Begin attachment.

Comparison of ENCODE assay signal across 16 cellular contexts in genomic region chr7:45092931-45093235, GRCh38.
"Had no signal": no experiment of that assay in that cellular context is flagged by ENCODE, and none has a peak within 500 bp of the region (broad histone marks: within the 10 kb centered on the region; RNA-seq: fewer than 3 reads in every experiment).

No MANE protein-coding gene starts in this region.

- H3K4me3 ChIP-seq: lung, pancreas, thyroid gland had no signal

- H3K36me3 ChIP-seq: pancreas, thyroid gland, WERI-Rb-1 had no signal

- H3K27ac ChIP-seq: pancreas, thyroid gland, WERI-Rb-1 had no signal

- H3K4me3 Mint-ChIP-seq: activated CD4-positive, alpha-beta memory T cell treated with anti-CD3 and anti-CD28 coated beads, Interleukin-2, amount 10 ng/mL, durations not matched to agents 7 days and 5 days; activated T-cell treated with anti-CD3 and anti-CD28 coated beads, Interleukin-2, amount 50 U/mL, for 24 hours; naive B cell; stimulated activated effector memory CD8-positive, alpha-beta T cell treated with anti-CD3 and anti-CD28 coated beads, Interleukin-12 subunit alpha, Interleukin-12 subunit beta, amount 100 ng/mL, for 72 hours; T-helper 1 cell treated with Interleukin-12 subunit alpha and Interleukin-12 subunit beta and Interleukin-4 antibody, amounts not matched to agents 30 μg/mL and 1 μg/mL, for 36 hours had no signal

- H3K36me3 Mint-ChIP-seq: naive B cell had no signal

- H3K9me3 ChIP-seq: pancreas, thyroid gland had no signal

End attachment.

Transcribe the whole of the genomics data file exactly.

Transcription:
Comparison of ENCODE assay signal across 16 cellular contexts in genomic region chr7:45092931-45093235, GRCh38.
"Had no signal": no experiment of that assay in that cellular context is flagged by ENCODE, and none has a peak within 500 bp of the region (broad histone marks: within the 10 kb centered on the region; RNA-seq: fewer than 3 reads in every experiment).

No MANE protein-coding gene starts in this region.

- H3K4me3 ChIP-seq: lung, pancreas, thyroid gland had no signal

- H3K36me3 ChIP-seq: pancreas, thyroid gland, WERI-Rb-1 had no signal

- H3K27ac ChIP-seq: pancreas, thyroid gland, WERI-Rb-1 had no signal

- H3K4me3 Mint-ChIP-seq: activated CD4-positive, alpha-beta memory T cell treated with anti-CD3 and anti-CD28 coated beads, Interleukin-2, amount 10 ng/mL, durations not matched to agents 7 days and 5 days; activated T-cell treated with anti-CD3 and anti-CD28 coated beads, Interleukin-2, amount 50 U/mL, for 24 hours; naive B cell; stimulated activated effector memory CD8-positive, alpha-beta T cell treated with anti-CD3 and anti-CD28 coated beads, Interleukin-12 subunit alpha, Interleukin-12 subunit beta, amount 100 ng/mL, for 72 hours; T-helper 1 cell treated with Interleukin-12 subunit alpha and Interleukin-12 subunit beta and Interleukin-4 antibody, amounts not matched to agents 30 μg/mL and 1 μg/mL, for 36 hours had no signal

- H3K36me3 Mint-ChIP-seq: naive B cell had no signal

- H3K9me3 ChIP-seq: pancreas, thyroid gland had no signal